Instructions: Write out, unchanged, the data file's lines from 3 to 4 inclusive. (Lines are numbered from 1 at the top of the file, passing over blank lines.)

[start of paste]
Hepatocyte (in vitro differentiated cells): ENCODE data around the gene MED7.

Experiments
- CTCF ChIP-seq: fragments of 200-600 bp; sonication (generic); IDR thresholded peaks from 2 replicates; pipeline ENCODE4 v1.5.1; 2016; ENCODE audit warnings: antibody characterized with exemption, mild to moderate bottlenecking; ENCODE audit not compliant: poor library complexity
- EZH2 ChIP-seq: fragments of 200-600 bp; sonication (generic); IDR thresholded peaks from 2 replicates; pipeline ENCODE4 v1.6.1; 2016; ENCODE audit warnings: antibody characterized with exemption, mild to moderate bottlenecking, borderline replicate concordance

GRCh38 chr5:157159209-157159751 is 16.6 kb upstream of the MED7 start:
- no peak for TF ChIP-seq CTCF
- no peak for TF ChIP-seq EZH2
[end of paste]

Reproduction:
- CTCF ChIP-seq: fragments of 200-600 bp; sonication (generic); IDR thresholded peaks from 2 replicates; pipeline ENCODE4 v1.5.1; 2016; ENCODE audit warnings: antibody characterized with exemption, mild to moderate bottlenecking; ENCODE audit not compliant: poor library complexity
- EZH2 ChIP-seq: fragments of 200-600 bp; sonication (generic); IDR thresholded peaks from 2 replicates; pipeline ENCODE4 v1.6.1; 2016; ENCODE audit warnings: antibody characterized with exemption, mild to moderate bottlenecking, borderline replicate concordance